Newspaper of The New York Herald, January 28, 1867, Page 5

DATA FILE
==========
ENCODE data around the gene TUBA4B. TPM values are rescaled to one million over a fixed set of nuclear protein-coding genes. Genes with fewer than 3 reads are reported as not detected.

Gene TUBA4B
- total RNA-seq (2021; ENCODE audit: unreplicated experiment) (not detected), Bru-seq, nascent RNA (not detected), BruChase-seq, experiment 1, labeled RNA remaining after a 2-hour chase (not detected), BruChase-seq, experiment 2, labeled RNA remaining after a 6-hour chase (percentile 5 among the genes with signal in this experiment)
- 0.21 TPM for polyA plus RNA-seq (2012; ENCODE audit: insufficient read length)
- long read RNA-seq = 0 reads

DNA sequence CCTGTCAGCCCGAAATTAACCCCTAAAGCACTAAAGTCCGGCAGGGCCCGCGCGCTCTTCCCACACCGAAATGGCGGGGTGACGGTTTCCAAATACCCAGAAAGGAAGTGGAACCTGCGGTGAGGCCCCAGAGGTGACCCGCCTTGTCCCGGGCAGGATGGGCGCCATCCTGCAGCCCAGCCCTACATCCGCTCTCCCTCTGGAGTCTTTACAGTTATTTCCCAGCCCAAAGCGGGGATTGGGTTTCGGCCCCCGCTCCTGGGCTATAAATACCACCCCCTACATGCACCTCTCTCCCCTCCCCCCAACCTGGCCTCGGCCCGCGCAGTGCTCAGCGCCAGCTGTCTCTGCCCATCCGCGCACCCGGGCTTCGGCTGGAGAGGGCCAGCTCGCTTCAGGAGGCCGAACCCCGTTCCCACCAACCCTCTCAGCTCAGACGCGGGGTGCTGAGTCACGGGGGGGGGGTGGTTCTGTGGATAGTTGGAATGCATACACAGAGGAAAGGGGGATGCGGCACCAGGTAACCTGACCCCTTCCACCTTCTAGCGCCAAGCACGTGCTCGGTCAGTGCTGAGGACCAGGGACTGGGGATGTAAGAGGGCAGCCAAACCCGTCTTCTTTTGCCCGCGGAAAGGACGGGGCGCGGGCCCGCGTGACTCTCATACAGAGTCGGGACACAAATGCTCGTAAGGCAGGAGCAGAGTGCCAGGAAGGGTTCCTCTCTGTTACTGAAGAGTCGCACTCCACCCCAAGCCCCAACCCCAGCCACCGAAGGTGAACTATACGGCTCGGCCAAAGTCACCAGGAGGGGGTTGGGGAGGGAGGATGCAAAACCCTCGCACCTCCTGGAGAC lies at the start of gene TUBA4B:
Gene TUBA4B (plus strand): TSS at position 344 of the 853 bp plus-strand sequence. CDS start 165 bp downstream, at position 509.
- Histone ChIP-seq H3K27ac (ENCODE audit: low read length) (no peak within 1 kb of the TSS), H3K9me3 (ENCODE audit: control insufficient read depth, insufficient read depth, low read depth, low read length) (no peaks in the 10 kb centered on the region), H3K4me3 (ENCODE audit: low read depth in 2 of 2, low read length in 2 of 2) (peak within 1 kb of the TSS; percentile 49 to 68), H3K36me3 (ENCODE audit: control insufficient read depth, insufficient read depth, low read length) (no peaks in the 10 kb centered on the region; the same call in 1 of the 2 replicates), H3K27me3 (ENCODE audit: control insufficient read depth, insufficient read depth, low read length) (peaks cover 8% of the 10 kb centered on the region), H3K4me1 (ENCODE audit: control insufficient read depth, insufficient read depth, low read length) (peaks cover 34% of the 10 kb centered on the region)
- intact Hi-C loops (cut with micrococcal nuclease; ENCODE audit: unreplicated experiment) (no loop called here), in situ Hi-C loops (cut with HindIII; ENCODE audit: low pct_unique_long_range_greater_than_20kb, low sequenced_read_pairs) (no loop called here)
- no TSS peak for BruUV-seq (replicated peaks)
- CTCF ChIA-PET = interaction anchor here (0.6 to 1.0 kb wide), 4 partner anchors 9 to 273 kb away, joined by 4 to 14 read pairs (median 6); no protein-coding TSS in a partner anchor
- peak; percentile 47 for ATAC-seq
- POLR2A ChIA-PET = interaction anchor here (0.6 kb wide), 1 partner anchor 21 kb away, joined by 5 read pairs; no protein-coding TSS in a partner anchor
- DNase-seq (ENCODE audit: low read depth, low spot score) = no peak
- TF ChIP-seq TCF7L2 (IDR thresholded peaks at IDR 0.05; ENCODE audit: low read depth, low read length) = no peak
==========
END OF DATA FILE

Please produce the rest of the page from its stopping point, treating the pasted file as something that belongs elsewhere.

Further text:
Newspaper of The New York Herald dated January 28, 1867 Page 5